Delft University of Technology
Faculty Mechanical, Maritime and Materials Engineering
Transport Technology

P.J. van Dijk Safety systems against snag loads in cranes.
Literature survey, Report 2007.TEL.7204, Transport Engineering and Logistics.

Sometimes when a crane hoists a load, the load clasps; that is called a snag situation. This could happen for example with a maritime container due to irregularities of the ship cells.
At the moment a snag situation occurs the hoisting motors have to be braked from full power to zero in a very short time. Due to inertia, enormous forces are acting at the equipment. These forces could be three to four times higher in comparison with normal hoisting conditions. Therefore an anti-snag device needs to be installed to prevent damage of the crane.
From the late 1970's several safety mechanisms have been invented for snag situations. They can be divided into two groups: hydraulic systems and devices that make use of torque limiters.

Hydraulic systems
The first hydraulic safety systems, invented in the 1980's, continually analyse the pressure in the boom of the crane. When a predetermined limit is exceeded, valves are opened, so that the fluid can flow into a reservoir. In principle are the hydraulic motors connected to a reservoir, so that they can not build pressure any further.
With the introduction of the modern container cranes in the 1990's the configuration of the hydraulic equipment changed. In this case are the hoisting ropes around pulley, which are connected to hydraulic cylinders. Under normal hoisting conditions these cylinders do nothing; they are only pressurized by valves in an outward position.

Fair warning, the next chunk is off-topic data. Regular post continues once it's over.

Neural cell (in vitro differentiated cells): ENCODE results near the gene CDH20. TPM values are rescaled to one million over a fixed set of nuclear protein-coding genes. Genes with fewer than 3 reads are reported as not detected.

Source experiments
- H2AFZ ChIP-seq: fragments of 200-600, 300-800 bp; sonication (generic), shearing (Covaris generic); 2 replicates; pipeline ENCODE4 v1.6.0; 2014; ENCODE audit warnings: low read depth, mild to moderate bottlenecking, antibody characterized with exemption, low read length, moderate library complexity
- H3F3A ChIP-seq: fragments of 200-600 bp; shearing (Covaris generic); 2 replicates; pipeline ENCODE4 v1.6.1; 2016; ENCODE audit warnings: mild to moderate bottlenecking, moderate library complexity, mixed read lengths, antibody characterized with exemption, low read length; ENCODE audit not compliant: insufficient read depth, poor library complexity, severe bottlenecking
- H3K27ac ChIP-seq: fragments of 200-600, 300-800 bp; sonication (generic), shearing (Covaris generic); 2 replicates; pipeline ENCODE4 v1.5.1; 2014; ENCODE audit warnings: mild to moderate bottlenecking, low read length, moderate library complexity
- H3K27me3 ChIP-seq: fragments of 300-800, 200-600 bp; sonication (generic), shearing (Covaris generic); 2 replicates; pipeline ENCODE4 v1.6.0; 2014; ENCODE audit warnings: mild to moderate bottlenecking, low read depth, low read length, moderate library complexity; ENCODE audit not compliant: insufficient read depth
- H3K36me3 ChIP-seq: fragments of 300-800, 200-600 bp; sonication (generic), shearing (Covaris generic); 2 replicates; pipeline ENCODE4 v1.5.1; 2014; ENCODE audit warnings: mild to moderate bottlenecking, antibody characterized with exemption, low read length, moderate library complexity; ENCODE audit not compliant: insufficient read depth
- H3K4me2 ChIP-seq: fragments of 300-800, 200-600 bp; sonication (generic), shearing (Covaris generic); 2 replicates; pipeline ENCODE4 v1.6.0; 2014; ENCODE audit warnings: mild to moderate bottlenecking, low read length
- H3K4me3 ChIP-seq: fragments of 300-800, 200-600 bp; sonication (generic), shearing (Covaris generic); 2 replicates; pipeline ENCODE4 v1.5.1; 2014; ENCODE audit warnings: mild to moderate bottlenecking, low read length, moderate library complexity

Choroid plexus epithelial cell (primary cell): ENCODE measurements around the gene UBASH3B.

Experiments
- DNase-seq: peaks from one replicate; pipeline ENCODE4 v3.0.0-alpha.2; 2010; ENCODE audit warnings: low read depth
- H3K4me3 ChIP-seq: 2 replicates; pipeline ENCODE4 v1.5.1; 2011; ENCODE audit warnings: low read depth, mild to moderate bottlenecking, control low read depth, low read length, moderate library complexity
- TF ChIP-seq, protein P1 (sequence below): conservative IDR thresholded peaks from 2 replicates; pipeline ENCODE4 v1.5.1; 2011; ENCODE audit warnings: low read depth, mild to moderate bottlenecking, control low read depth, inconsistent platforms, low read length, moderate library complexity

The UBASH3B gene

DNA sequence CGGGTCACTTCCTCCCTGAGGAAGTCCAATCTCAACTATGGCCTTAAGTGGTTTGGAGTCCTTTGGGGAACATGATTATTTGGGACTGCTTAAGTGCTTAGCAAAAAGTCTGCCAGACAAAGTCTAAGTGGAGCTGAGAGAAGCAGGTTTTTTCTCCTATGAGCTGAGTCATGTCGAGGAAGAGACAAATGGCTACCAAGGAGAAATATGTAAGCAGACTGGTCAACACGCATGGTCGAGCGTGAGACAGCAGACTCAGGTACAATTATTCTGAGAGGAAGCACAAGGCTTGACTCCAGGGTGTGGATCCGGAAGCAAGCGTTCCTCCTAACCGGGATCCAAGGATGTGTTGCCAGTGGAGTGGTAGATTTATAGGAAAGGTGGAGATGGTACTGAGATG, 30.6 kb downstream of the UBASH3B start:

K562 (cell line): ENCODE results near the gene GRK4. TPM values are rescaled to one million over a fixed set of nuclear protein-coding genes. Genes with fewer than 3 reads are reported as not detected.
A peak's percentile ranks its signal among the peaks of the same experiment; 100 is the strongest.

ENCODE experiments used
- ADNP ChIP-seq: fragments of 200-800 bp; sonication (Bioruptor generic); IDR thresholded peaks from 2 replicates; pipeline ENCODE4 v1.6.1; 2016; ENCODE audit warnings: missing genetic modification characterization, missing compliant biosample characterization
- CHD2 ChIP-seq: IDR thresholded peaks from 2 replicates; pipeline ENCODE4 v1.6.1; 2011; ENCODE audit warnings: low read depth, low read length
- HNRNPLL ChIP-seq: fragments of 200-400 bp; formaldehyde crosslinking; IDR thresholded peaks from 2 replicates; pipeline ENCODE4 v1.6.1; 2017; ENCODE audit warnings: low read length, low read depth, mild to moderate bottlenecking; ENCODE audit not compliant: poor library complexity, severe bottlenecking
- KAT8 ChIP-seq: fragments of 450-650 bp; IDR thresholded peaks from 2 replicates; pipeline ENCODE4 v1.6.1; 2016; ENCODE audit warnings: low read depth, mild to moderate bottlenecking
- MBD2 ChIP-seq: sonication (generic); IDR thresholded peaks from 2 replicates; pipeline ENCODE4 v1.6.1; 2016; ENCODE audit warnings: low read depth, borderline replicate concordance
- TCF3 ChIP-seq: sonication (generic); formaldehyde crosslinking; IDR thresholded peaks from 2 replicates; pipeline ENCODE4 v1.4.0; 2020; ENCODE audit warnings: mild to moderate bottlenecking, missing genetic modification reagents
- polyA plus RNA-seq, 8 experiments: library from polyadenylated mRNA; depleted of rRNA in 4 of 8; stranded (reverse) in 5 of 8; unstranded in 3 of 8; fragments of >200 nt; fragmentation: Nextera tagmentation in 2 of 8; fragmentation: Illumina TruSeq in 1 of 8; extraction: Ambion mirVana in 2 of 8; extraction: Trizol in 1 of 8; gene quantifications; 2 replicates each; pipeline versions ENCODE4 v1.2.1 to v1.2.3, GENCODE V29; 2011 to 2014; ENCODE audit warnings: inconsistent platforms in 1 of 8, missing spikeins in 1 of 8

During a snag load forces in the hoisting ropes exceed a limit, which causes the valves to open. At the same time the hoisting motors are switched off and the hydraulic cylinders take up the inertia forces by making an inward movement.
After that the container could be trimmed, skewed or listed by separate supervision of the cylinders, so that it does not snag any more.

Torque limiters
Half way the 1990's the first anti-snag methods are introduced, which make use of mechanical torque limiters. This device functions as a clutch under normal conditions. When in a snag situation the needed torque exceeds a limit, load and drive become separated. After that will trimming, skewing or listing be done by auxiliary motors, to get the load free from snagging.

Before torque limiters were not an option as safety systems for cranes, because conventional types are sensitive for wear, which causes maintenance costs. But due to the development of more advanced mechanical torque limiters wear is reduced and lifetime increased.
Because of this there is a tendency that torque limiters become more and more a serious replacement for the hydraulics. Most recent inventions are namely based on torque limiters.
Another advantage of torque limiters is that they react faster than hydraulic system, because only mechanical parts are involved. This fast reaction time will lower forces in the crane structure.
Further is it more simple to install a torque limiter in a crane than an hydraulic system. This is especially an advantage when the crane already exists.
Finally, these devices are very compact and do not cause environmental pollution. This is in contrast to the much bigger hydraulic cylinders, which cause environmental impact due to oil leakages.

Reports on Transport Engineering and Logistics (in Dutch)
Modified: 2007.12.04; , TU Delft / 3mE / TT / LT.